There’s also the diving suits. While I love the look and idea of the diving suits (they’re exactly the kind of diving suits I’d expect the Doctor to have stashed away in the TARDIS), I have to wonder how Bill and the Doctor were able to breathe in them. While they have some rope attached to them, there doesn’t appear to be any air tubes, and there’s no pump in sight. Are these some sort of retro-futuristic diving suits—made with advanced technology so that they have interior oxygen generators or something, yet made to look old-fashioned? This was handled rather poorly—a situation that looks nice, but doesn’t really make any sense.
The creature under the ice—and I like that we never really learn what it is or where it came from, whether its alien or native to Earth—is somewhat reminiscent of the creature in “The Beast Below” from Series 5, primarily in the fact that it is being held captive and being fed humans. Overall, this doesn’t really bother me. Doctor Who is bound to retread similar ground from time to time, and in all honesty, “Thin Ice” is a much better episode than “The Beast Below”.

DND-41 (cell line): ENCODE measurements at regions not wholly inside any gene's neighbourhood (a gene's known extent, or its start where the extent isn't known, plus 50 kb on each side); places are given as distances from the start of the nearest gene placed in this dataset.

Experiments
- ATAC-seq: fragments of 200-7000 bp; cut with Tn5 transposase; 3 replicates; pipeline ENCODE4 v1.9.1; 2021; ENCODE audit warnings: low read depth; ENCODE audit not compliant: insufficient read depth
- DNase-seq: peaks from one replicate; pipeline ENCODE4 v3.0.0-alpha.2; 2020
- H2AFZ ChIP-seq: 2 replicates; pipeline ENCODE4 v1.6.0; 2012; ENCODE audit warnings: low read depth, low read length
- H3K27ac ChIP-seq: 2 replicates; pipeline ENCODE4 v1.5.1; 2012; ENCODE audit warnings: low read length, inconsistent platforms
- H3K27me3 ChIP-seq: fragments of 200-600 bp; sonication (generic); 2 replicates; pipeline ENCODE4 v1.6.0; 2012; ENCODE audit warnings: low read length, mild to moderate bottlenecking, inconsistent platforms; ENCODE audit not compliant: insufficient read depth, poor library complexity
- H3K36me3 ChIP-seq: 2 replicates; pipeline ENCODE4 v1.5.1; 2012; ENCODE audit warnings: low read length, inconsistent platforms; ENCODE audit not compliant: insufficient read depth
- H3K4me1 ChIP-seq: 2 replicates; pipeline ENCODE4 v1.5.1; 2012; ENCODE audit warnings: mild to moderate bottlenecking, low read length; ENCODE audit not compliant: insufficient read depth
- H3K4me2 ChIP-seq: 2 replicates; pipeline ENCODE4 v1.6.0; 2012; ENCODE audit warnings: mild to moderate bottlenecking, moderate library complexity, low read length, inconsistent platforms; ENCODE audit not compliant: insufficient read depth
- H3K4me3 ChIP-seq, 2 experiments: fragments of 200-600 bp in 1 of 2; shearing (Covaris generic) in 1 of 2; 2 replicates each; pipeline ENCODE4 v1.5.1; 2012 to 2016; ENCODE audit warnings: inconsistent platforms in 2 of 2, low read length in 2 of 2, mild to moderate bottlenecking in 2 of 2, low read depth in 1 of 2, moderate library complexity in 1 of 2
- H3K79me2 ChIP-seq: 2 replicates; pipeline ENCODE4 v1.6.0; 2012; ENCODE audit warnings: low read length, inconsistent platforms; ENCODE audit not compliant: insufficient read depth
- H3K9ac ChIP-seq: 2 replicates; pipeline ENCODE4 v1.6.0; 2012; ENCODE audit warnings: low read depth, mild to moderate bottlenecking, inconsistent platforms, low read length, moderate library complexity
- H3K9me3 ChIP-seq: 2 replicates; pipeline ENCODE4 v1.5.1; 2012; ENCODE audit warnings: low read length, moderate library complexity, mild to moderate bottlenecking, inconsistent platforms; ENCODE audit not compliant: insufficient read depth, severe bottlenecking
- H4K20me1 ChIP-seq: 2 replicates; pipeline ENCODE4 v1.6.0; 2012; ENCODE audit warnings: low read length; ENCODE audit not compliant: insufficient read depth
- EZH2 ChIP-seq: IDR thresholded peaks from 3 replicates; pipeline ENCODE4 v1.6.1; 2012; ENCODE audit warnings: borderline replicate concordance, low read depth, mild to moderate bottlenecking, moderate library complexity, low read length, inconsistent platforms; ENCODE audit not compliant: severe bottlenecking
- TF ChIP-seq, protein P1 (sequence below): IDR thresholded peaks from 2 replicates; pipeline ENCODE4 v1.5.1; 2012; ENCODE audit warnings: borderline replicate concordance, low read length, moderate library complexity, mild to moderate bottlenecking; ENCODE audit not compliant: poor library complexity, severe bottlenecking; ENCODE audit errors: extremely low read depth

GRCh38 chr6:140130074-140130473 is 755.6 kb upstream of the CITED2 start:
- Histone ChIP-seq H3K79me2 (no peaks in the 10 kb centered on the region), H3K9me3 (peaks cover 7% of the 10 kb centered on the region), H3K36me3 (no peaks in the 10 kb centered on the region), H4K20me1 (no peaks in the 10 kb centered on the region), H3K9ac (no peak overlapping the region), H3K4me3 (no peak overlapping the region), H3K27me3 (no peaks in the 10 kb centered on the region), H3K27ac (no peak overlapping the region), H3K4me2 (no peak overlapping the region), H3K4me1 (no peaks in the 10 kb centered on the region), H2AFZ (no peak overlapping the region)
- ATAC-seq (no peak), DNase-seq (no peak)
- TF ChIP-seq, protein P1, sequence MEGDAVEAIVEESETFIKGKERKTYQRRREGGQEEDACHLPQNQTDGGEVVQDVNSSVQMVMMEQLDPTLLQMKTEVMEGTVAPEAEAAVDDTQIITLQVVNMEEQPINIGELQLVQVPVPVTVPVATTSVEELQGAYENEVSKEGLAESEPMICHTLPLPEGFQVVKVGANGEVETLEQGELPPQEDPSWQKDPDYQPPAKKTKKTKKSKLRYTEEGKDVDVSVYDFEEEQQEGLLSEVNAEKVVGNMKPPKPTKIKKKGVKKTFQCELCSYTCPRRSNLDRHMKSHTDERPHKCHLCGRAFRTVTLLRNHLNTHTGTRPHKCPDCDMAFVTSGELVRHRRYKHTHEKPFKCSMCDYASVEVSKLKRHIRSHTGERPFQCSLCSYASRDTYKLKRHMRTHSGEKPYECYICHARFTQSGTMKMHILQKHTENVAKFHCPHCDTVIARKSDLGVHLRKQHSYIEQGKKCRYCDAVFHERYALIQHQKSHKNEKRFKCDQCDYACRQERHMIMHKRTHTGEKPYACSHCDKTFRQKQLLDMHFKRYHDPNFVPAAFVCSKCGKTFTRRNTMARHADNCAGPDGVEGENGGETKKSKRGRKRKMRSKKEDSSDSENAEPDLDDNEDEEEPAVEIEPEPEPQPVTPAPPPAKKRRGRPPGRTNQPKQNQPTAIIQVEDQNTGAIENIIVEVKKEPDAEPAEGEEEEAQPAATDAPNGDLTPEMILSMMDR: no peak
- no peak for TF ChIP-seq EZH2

The last few minutes of the episode bring us back full circle to the moment Bill and the Doctor took off in “Smile”, and also provides a reminder and a couple more hints about the mystery of the vault. I do hope a bit more is done with Nardole in upcoming episodes. These first few have rightfully focused on Bill, but a bit of development for Nardole would be nice too. That said, despite his very brief appearance in this episode, we do get a few nice moments. Coffee mixed with tea? Yuck. But it somehow makes sense for Nardole.
To finish off with, I want to draw attention to some of the great dialogue in this episode. I’ve mentioned a few lines above, but here are a couple more of my favourites:
“The boy’s the one with your magic wand.”“Sonic screwdriver.”“How is that a screwdriver?”“In a very broad sense.”“All right, well how’s it sonic?”“It makes a noise.”
Referring to the sonic screwdriver as a “magic wand” echoes many criticisms of how it is often used in the programme (though incidentally, not in this episode).
“Are you against tattoos? I’m against tattoos, too. I think that we’re bonding.”
The Doctor has gotten much better at relating to humans, but he’s still not perfect.
“That was pretty convincing racism for an extra-terrestrial.”“My thoughts exactly.”
“Don’t be smug. Smug belongs to me.”
Of course, there’s also the whole exchange about Pete. Poor Pete.
Overall, “Thin Ice” is a wonderful Doctor Who episode. It looks gorgeous and I love the blend of light-hearted fun with darker, more serious undertones. This is the second episode Sarah Dollard has written for the show (her first being Series 9’s “Face the Raven”) and I do hope we see more from her in the future.